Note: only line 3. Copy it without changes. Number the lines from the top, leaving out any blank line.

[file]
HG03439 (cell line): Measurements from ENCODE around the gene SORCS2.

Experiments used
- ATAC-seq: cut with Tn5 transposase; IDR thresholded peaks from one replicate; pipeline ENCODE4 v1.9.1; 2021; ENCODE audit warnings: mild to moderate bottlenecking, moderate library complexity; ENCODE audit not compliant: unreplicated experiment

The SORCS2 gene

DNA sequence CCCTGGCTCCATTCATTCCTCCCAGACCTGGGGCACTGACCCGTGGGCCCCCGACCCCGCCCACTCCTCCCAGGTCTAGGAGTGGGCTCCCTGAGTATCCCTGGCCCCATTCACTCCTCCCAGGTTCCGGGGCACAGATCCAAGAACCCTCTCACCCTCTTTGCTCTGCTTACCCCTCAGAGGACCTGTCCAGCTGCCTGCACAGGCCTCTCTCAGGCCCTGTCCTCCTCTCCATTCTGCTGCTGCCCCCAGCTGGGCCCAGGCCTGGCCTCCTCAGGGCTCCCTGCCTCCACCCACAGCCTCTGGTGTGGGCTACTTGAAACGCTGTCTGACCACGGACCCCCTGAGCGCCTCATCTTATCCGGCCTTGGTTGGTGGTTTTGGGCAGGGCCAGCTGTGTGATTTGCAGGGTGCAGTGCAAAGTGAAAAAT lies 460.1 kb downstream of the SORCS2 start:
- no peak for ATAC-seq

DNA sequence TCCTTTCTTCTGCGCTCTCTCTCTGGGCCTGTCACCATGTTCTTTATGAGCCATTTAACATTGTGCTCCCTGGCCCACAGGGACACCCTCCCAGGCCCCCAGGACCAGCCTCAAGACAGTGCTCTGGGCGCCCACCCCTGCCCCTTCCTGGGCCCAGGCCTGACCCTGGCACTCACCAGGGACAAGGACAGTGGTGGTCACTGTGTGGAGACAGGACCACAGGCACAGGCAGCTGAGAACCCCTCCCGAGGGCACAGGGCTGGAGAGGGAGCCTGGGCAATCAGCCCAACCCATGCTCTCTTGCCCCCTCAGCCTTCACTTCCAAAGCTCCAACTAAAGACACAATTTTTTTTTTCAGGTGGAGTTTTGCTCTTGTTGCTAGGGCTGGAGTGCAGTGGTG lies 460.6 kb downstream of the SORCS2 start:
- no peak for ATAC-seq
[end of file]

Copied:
- ATAC-seq: cut with Tn5 transposase; IDR thresholded peaks from one replicate; pipeline ENCODE4 v1.9.1; 2021; ENCODE audit warnings: mild to moderate bottlenecking, moderate library complexity; ENCODE audit not compliant: unreplicated experiment